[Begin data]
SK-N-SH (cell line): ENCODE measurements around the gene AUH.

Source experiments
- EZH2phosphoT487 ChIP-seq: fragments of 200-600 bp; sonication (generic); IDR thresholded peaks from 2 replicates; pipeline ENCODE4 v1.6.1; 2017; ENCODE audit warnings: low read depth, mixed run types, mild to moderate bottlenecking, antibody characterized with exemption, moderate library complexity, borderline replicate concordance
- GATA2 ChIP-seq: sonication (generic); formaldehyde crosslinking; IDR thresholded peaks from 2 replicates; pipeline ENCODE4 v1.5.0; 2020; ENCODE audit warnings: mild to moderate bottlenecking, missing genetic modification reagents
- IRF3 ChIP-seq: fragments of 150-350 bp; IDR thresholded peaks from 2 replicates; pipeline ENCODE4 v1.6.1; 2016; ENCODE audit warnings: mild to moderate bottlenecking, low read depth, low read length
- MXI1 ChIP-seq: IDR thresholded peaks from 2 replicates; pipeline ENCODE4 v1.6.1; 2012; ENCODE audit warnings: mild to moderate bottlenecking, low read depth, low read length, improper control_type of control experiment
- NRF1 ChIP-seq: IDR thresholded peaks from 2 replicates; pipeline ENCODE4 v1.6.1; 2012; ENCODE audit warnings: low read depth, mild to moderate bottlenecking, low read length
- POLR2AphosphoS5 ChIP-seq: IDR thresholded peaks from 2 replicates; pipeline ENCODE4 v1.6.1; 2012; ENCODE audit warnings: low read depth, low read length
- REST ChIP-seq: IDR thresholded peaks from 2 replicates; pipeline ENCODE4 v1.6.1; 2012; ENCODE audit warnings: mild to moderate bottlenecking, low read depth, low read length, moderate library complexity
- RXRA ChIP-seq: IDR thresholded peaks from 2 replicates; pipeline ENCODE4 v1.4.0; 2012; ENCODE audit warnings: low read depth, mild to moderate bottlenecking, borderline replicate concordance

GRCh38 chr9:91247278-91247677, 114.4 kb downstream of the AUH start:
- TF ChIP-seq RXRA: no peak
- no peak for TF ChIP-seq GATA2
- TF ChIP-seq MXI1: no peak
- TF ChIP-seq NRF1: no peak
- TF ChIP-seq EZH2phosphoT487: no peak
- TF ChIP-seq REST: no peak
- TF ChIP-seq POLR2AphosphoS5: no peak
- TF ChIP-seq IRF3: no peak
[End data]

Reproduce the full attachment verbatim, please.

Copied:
SK-N-SH (cell line): ENCODE measurements around the gene AUH.

Source experiments
- EZH2phosphoT487 ChIP-seq: fragments of 200-600 bp; sonication (generic); IDR thresholded peaks from 2 replicates; pipeline ENCODE4 v1.6.1; 2017; ENCODE audit warnings: low read depth, mixed run types, mild to moderate bottlenecking, antibody characterized with exemption, moderate library complexity, borderline replicate concordance
- GATA2 ChIP-seq: sonication (generic); formaldehyde crosslinking; IDR thresholded peaks from 2 replicates; pipeline ENCODE4 v1.5.0; 2020; ENCODE audit warnings: mild to moderate bottlenecking, missing genetic modification reagents
- IRF3 ChIP-seq: fragments of 150-350 bp; IDR thresholded peaks from 2 replicates; pipeline ENCODE4 v1.6.1; 2016; ENCODE audit warnings: mild to moderate bottlenecking, low read depth, low read length
- MXI1 ChIP-seq: IDR thresholded peaks from 2 replicates; pipeline ENCODE4 v1.6.1; 2012; ENCODE audit warnings: mild to moderate bottlenecking, low read depth, low read length, improper control_type of control experiment
- NRF1 ChIP-seq: IDR thresholded peaks from 2 replicates; pipeline ENCODE4 v1.6.1; 2012; ENCODE audit warnings: low read depth, mild to moderate bottlenecking, low read length
- POLR2AphosphoS5 ChIP-seq: IDR thresholded peaks from 2 replicates; pipeline ENCODE4 v1.6.1; 2012; ENCODE audit warnings: low read depth, low read length
- REST ChIP-seq: IDR thresholded peaks from 2 replicates; pipeline ENCODE4 v1.6.1; 2012; ENCODE audit warnings: mild to moderate bottlenecking, low read depth, low read length, moderate library complexity
- RXRA ChIP-seq: IDR thresholded peaks from 2 replicates; pipeline ENCODE4 v1.4.0; 2012; ENCODE audit warnings: low read depth, mild to moderate bottlenecking, borderline replicate concordance

GRCh38 chr9:91247278-91247677, 114.4 kb downstream of the AUH start:
- TF ChIP-seq RXRA: no peak
- no peak for TF ChIP-seq GATA2
- TF ChIP-seq MXI1: no peak
- TF ChIP-seq NRF1: no peak
- TF ChIP-seq EZH2phosphoT487: no peak
- TF ChIP-seq REST: no peak
- TF ChIP-seq POLR2AphosphoS5: no peak
- TF ChIP-seq IRF3: no peak